dealing with copious data
Some employees provide the entirety of their hard drive in the hopes that something will be relevant to the investigation or in the belief that the context of their whole work life might be. In these cases, the investigator is well advised to require the submitter to identify the specific part of any communication sent that is relevant and clearly name the allegation against which it is relevant.
Starting the process when you are actually ready-due diligence
It is of course possible to truncate the time period that the respondent is left worrying anxiously about the process by ensuring that you alert them to a complaint once you are completely clear what the complaint is and you have it in appropriate form to provide specific allegations. There can often be some weeks between receiving a complaint that is high on ‘felt impact’ and low on factual detail and ensuring that the facts are clear. Indeed it is usually necessary to determine that there is actually sufficient substance to proceed with an investigation and that investigation is the right tool.
Additionally employers should be wary of standing respondents down prematurely or unnecessarily. You may need to do this where there is genuine risk- to other employees or to employer property, but that is not the case in many situations. Once an employee is stood down both stress and cost add significant pressure to the timeline.
2. Is it worth compelling participation?
The short answer is that you cannot compel engagement with the process. You may be able to compel attendance at the interview, if your policy provides for the employer to direct participation.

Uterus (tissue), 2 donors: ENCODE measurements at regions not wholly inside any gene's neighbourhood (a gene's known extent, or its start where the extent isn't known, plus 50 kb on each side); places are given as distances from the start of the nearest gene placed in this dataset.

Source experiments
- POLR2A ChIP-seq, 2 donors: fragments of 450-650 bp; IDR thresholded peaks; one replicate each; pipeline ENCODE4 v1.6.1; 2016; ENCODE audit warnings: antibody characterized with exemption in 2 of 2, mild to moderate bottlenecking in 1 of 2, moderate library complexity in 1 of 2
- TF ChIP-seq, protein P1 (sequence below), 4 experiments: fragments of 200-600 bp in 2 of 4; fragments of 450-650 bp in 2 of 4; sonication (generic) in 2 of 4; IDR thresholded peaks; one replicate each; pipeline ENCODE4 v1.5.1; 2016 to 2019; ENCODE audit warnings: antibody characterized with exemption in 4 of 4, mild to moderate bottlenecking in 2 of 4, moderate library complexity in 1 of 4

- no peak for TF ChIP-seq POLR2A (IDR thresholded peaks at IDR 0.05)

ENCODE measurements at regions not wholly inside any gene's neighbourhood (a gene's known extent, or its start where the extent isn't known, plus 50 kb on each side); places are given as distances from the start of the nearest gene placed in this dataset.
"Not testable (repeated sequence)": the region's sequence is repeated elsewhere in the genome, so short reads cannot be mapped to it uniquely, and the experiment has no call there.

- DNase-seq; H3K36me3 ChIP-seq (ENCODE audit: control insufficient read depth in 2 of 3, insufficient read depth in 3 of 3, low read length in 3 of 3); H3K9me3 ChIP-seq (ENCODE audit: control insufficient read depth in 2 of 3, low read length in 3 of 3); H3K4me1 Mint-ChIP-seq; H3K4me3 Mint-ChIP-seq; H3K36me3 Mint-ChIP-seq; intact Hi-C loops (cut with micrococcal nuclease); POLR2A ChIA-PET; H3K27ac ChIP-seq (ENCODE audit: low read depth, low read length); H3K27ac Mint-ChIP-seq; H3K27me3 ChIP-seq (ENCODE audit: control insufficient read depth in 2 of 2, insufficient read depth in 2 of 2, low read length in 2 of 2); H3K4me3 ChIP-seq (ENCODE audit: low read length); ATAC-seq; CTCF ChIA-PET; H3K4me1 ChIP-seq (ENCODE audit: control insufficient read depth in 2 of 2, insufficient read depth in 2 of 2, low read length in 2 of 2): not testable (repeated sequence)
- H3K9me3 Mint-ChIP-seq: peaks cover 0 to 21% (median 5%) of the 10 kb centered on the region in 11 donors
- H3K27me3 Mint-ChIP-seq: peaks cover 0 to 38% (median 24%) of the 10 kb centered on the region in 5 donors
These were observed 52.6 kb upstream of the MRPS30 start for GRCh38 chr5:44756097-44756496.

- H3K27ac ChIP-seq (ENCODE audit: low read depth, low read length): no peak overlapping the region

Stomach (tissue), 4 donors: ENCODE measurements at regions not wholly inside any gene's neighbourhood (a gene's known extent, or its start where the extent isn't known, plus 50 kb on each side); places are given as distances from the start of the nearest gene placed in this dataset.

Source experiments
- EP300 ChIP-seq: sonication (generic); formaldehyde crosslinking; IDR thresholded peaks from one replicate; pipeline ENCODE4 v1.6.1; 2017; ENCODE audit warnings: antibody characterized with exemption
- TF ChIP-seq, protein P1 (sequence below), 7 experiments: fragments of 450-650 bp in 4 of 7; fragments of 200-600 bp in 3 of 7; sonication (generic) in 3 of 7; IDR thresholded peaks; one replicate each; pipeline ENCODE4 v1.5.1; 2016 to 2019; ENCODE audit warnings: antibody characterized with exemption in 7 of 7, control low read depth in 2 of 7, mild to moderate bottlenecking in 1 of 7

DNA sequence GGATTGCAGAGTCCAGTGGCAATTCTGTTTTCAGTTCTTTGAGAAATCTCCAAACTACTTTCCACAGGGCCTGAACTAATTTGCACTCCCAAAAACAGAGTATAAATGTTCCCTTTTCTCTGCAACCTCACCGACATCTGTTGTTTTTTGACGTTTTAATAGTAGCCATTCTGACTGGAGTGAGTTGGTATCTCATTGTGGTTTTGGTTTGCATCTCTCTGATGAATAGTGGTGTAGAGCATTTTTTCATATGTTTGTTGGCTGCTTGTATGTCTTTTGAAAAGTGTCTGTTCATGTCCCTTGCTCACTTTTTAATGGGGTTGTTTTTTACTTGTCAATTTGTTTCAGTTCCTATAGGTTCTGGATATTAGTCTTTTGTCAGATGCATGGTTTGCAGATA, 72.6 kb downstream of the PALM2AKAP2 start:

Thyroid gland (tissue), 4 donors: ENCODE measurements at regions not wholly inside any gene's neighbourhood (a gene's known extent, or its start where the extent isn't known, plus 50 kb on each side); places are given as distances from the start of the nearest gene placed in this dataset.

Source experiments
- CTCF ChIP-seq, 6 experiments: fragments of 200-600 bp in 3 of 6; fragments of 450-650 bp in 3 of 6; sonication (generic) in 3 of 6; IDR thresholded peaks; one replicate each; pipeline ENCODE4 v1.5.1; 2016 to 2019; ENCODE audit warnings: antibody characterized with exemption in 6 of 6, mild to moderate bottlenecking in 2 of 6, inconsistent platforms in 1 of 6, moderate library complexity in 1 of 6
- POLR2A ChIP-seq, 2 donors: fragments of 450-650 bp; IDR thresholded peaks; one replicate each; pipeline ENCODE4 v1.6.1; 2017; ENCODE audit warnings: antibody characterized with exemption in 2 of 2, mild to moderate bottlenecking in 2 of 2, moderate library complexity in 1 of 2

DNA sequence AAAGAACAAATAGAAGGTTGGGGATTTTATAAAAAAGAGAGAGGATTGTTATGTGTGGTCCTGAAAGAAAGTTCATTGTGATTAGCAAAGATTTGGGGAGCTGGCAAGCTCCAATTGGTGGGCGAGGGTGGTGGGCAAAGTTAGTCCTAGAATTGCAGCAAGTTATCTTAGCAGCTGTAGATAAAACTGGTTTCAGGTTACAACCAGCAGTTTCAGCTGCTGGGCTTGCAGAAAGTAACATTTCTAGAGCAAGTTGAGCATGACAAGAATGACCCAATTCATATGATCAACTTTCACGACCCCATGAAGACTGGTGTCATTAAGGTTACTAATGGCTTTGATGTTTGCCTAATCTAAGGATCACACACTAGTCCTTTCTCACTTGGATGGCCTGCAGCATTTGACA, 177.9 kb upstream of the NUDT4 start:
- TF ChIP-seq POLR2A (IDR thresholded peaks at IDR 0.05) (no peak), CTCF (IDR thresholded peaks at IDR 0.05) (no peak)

I am in favour of employers directing participation where they can. This approach provides the investigator with the opportunity to explain to reluctant witnesses why their honesty and factual observations are so important to being able to deliver a just outcome and promoting a strong culture of accountability in their workplace. If witness are genuinely afraid of involvement, however, or parties believe that their best interest will be served in a ‘no comment/can’t recall’ response routine, ultimately the investigator can only evaluate the material that is available.
3. Reporting back post investigation
We hear frequent complaints from employees that they don’t sense that workplace issues they report then lead to action, and conversely from employers that they cannot let people know what action they have taken for reasons of confidentiality. There is also plenty of research relating to bystanders that suggests that a failure to establish confidence in organisational processes for handling issues will mitigate against employees being prepared to report future issues.